I almost didn’t write this article because I was positive I didn’t see that many movies this week. I was sort of surprised once I realized how many I actually saw.
Death Sentence (2007)
Directed by James Wan
And thus marks my finally watching all of James Wan’s films, a director who I root for very often. Death Sentence was Wan’s third film, and first outside of the horror genre. There’s a sequence involving a chase in a parking lot that starts on the first floor and ends on the roof, which is designed to be all in one take, and it’s stunning.
The Brothers Bloom (2008)
Directed by Rian Johnson
I saw this on Brother’s Day, which was a complete coincidence but I can’t seem to think of a better film to have seen for that day. Maybe Sing Street again, the only other viable choice. This might also be Rian Johnson’s best film. Let me see his take on Star Wars and then I’ll decide.
Directed by Stiles White
In hindsight, I didn’t need to watch this. It’s not good. It’s not necessarily awful, but the film just finds a way to be so utterly boring that I didn’t care about anything.
American Ultra (2015)
Directed by Nima Nourizadeh
I am a fan of writer Max Landis (say what you want about his online personality, his talent speaks volumes for me), and this film has interested me since I heard about it, but it took a while before I finally saw it. The film is good, not great. Very fun and entertaining. My only real complaint is that I didn’t like Topher Grace’s “I’m an authoritative asshole” performance, as it didn’t feel real to me. The relationship at the core of the film is wonderful though. I wasn’t expecting to believe it so strongly.
Directed by Spike Lee
Spike Lee is truly angry, but he’s attempting to figure out how to make things better. It’s very easy to get absorbed in the theatrics of the whole film. So much so that, by the end, you’re entirely invested.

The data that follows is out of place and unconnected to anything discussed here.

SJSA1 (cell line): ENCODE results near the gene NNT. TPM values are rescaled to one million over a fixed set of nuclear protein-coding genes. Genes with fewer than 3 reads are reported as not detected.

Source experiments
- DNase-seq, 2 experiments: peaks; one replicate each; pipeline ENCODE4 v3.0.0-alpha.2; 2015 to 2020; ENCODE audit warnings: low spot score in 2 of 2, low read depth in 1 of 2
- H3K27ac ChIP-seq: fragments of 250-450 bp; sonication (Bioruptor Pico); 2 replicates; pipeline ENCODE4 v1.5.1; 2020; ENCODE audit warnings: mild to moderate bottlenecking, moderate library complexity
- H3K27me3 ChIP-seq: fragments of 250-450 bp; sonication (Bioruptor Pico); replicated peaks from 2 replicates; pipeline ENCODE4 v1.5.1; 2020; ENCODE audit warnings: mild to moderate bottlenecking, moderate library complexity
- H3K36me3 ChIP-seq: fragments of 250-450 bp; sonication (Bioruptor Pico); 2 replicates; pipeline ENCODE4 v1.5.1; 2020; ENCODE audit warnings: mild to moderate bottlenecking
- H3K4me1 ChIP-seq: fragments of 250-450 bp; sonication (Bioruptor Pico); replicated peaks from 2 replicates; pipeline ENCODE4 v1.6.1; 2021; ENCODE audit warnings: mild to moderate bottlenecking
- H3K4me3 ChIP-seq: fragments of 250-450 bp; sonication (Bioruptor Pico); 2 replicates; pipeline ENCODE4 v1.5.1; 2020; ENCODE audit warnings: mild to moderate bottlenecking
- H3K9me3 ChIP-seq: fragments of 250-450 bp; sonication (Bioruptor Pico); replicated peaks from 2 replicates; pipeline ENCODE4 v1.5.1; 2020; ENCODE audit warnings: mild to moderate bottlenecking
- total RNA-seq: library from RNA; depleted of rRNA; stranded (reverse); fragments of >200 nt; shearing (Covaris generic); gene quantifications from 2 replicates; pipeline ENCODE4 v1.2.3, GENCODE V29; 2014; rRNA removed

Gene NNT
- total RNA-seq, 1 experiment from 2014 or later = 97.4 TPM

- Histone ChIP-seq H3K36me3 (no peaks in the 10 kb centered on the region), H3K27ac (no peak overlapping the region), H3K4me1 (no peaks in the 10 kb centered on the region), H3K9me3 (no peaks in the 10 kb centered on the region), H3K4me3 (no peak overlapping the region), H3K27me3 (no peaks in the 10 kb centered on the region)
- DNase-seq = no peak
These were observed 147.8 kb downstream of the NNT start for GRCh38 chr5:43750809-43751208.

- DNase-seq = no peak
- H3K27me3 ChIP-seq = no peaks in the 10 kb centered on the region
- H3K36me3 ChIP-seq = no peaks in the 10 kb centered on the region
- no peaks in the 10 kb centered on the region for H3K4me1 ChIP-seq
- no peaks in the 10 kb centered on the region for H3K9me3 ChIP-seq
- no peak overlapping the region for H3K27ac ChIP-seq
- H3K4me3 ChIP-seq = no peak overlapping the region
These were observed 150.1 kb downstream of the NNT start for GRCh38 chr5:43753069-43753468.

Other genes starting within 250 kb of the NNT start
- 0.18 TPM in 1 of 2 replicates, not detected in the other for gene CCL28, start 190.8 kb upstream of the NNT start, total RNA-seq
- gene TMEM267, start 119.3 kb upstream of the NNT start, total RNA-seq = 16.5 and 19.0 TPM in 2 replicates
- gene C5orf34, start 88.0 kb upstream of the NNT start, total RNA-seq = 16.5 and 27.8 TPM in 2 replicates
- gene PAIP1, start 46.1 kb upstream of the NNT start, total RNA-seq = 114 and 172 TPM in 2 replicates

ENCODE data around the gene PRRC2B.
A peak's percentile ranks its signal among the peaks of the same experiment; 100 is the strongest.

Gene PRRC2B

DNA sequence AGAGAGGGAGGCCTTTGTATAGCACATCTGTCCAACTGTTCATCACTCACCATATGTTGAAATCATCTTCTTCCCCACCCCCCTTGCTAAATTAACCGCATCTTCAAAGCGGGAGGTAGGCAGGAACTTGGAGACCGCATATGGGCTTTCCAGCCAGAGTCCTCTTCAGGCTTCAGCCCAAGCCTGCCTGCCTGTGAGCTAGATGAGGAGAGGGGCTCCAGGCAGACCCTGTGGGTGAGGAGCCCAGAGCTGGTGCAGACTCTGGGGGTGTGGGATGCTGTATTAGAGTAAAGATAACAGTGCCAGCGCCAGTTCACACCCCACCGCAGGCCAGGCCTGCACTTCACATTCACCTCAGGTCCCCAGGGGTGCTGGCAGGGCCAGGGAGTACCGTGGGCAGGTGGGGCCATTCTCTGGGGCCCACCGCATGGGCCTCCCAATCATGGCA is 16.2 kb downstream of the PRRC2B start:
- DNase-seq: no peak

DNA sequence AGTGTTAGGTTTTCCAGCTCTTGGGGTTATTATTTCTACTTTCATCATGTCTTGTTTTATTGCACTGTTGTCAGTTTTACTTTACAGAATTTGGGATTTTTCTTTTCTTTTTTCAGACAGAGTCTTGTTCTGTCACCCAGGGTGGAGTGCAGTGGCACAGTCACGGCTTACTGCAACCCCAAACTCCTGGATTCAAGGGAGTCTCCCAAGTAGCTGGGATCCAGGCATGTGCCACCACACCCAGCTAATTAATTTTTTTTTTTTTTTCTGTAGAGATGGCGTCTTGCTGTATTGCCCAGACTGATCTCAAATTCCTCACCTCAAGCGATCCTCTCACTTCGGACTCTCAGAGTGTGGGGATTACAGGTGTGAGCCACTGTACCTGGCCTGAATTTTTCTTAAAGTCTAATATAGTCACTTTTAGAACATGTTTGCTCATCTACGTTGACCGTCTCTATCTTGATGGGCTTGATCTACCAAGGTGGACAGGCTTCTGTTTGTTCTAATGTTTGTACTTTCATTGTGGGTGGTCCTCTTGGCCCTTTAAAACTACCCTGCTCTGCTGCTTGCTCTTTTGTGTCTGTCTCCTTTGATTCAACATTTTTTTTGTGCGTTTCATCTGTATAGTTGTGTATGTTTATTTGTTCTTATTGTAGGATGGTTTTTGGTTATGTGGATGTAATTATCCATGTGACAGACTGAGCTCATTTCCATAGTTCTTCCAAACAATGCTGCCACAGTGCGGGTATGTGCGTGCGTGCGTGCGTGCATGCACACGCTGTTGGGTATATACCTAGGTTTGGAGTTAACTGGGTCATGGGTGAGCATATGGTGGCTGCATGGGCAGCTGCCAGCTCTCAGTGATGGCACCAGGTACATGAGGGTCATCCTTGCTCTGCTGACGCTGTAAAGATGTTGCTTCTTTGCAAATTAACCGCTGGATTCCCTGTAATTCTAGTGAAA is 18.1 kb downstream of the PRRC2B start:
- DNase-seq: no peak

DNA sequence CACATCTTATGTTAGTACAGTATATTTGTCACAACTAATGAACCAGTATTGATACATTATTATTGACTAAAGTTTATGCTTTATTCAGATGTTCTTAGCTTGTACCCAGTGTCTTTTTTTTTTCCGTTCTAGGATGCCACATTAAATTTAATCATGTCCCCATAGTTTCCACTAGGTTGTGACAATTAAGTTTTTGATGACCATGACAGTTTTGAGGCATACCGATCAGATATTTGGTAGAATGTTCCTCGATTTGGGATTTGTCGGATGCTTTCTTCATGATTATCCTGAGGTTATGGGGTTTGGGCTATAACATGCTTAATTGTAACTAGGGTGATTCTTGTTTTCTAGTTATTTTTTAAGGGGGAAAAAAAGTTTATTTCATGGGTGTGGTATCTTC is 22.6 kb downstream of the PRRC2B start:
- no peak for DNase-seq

Nina Forever (2015)
Directed by Ben & Chris Blaine
Nina Forever is a very fascinating and dark film about what it’s like to have past lovers stay on your mind. The film is very literal, as Nina (who died in a car accident) comes back from the dead every time Rob attempts to sleep with his new girlfriend Holly. It plays on the idea of not being able to let go of your past loves.
The Club (2016)
Directed by Pablo Larraín
A Chilean film that makes a great companion piece to Spotlight. Larraín paints an ugly picture in which every character that religion has touched is an ugly character. The film shows that even though there are attempts at establishing a difference between churches (the Old vs the New), by the end of the film we are essentially where we began, so maybe there’s no cure.
The Invitation (2016)
Directed by Karyn Kusama
A film about trying to find ways to cope with grief. Some may actually try and work it out, but never succeed. Some end up trying to find their own way of dealing with it, and the people who do in this film, can be quite dangerous.
The Player (1992)
Directed by Robert Altman
My first Altman film is one where Altman decided to make a statement about the ugliness of the Hollywood industry.